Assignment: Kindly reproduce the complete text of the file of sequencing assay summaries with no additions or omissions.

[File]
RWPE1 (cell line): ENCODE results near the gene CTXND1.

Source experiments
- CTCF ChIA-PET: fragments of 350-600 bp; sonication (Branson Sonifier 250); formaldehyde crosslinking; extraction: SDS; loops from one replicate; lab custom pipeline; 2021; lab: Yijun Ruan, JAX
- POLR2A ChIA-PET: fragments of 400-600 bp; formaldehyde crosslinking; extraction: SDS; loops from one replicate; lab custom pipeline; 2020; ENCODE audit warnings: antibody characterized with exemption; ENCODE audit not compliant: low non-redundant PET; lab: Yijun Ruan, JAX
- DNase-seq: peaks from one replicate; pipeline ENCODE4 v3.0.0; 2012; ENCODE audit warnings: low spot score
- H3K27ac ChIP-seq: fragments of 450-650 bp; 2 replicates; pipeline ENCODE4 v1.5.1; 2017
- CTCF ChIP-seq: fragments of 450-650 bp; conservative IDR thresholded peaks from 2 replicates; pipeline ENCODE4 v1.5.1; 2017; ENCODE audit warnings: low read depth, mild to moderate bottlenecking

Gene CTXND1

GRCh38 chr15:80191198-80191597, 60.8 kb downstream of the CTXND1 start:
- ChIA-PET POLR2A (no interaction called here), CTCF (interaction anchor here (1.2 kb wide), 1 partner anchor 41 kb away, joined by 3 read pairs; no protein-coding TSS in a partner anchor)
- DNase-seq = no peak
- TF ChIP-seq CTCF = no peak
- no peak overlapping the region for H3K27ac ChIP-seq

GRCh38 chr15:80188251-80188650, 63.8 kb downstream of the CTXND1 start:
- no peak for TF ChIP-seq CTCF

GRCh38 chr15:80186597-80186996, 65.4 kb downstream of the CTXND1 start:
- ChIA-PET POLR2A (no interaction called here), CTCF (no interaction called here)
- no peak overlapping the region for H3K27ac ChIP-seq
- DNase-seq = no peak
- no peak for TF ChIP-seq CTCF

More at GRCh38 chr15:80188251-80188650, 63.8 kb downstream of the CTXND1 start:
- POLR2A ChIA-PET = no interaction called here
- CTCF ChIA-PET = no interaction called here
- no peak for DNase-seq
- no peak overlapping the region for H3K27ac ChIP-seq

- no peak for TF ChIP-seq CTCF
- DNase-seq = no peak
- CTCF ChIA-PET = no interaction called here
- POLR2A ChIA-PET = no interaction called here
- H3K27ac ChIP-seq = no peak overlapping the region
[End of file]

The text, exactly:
RWPE1 (cell line): ENCODE results near the gene CTXND1.

Source experiments
- CTCF ChIA-PET: fragments of 350-600 bp; sonication (Branson Sonifier 250); formaldehyde crosslinking; extraction: SDS; loops from one replicate; lab custom pipeline; 2021; lab: Yijun Ruan, JAX
- POLR2A ChIA-PET: fragments of 400-600 bp; formaldehyde crosslinking; extraction: SDS; loops from one replicate; lab custom pipeline; 2020; ENCODE audit warnings: antibody characterized with exemption; ENCODE audit not compliant: low non-redundant PET; lab: Yijun Ruan, JAX
- DNase-seq: peaks from one replicate; pipeline ENCODE4 v3.0.0; 2012; ENCODE audit warnings: low spot score
- H3K27ac ChIP-seq: fragments of 450-650 bp; 2 replicates; pipeline ENCODE4 v1.5.1; 2017
- CTCF ChIP-seq: fragments of 450-650 bp; conservative IDR thresholded peaks from 2 replicates; pipeline ENCODE4 v1.5.1; 2017; ENCODE audit warnings: low read depth, mild to moderate bottlenecking

Gene CTXND1

GRCh38 chr15:80191198-80191597, 60.8 kb downstream of the CTXND1 start:
- ChIA-PET POLR2A (no interaction called here), CTCF (interaction anchor here (1.2 kb wide), 1 partner anchor 41 kb away, joined by 3 read pairs; no protein-coding TSS in a partner anchor)
- DNase-seq = no peak
- TF ChIP-seq CTCF = no peak
- no peak overlapping the region for H3K27ac ChIP-seq

GRCh38 chr15:80188251-80188650, 63.8 kb downstream of the CTXND1 start:
- no peak for TF ChIP-seq CTCF

GRCh38 chr15:80186597-80186996, 65.4 kb downstream of the CTXND1 start:
- ChIA-PET POLR2A (no interaction called here), CTCF (no interaction called here)
- no peak overlapping the region for H3K27ac ChIP-seq
- DNase-seq = no peak
- no peak for TF ChIP-seq CTCF

More at GRCh38 chr15:80188251-80188650, 63.8 kb downstream of the CTXND1 start:
- POLR2A ChIA-PET = no interaction called here
- CTCF ChIA-PET = no interaction called here
- no peak for DNase-seq
- no peak overlapping the region for H3K27ac ChIP-seq

- no peak for TF ChIP-seq CTCF
- DNase-seq = no peak
- CTCF ChIA-PET = no interaction called here
- POLR2A ChIA-PET = no interaction called here
- H3K27ac ChIP-seq = no peak overlapping the region